Upon receiving notice of a claim, an insurance company must determine whether it is covered by a policy. If a claim is clearly covered, the insurance company will begin the process of defending or indemnifying the insured. Alternatively, claims that are clearly not covered will be denied. A Reservation of Rights letter is used when the insurance company isn’t sure whether a claim is covered.

Assume a customer files a lawsuit after being injured by a falling box. If the box fell because it was carelessly placed on a high shelf, a general liability policy would likely cover the claim. Coverage would be unlikely, however, if the box was intentionally dropped on the customer.

Though it may take months to find out what happened, the insurance company may only have days to take action. Rather than risk denying a covered claim, the insurance company can send the insured a Reservation of Rights letter, which gives the insurance company time to investigate the claim, and defend it, if necessary, without waiving its right to deny all or part of a claim at a later time if the facts ultimately establish a lack of coverage.

A Reservation of Rights letter also puts the insured on notice that all or part of a claim may not be covered. According to the California Supreme Court, by providing a Reservation of Rights letter, “the insurer gives the insured notice of how it will, or at least may, proceed and thereby provides it an opportunity to take any steps that it may deem reasonable or necessary in response–including whether to accept defense at the insurer’s hands and under the insurer’s control or, instead, to defend itself as it chooses.”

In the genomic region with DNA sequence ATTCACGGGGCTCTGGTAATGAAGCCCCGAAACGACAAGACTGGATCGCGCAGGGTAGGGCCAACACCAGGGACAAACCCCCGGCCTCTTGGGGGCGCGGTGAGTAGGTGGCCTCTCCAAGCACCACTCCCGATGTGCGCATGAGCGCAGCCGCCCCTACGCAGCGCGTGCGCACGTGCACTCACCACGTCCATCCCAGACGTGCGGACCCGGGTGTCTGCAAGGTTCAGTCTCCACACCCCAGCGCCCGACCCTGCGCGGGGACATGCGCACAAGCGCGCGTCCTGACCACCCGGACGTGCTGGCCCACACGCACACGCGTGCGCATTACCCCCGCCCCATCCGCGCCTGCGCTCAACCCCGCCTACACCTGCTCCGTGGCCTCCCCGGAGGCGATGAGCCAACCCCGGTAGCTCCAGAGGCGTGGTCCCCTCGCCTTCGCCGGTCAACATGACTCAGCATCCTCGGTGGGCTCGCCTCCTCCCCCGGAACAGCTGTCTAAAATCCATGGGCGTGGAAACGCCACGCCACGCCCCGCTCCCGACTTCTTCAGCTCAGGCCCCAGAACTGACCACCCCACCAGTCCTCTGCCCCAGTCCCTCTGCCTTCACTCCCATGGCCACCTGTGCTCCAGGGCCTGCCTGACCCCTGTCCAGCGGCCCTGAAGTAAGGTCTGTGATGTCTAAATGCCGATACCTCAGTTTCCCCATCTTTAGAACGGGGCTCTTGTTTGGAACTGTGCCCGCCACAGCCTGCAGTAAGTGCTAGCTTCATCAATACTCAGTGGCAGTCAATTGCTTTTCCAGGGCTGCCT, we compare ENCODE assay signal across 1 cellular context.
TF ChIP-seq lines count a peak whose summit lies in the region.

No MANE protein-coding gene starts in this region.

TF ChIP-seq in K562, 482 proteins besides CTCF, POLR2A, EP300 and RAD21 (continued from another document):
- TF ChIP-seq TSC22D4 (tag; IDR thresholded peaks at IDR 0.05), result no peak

Reservation of Rights letters are used when the facts or the policy language may justify denying coverage for a claim. For example, insurance companies may use a Reservation of Rights letter when:

  • An exclusion in the policy does or may apply
  • The allegations in a lawsuit may be beyond the scope of coverage under a policy
  • Some or all of the damages are not covered by the policy
  • The insured may have failed to satisfy their obligations under the policy

A Reservation of Rights letter will typically:

  • Identify the specific policy covered by the letter
  • Summarize relevant facts
  • Quote relevant policy language
  • Identify and explain coverage and policy defenses

Though a Reservation of Rights letter does not necessarily mean that a claim will be denied, it must still be taken seriously. Depending on the nature of the claim and the potential exposure, professional guidance may be necessary when responding to a Reservation of Rights letter. An experienced and reputable insurance agent can help identify concerns, evaluate options and prepare a response.

If you have any questions or would like to speak with one of our Risk Management Professionals, please contact us.

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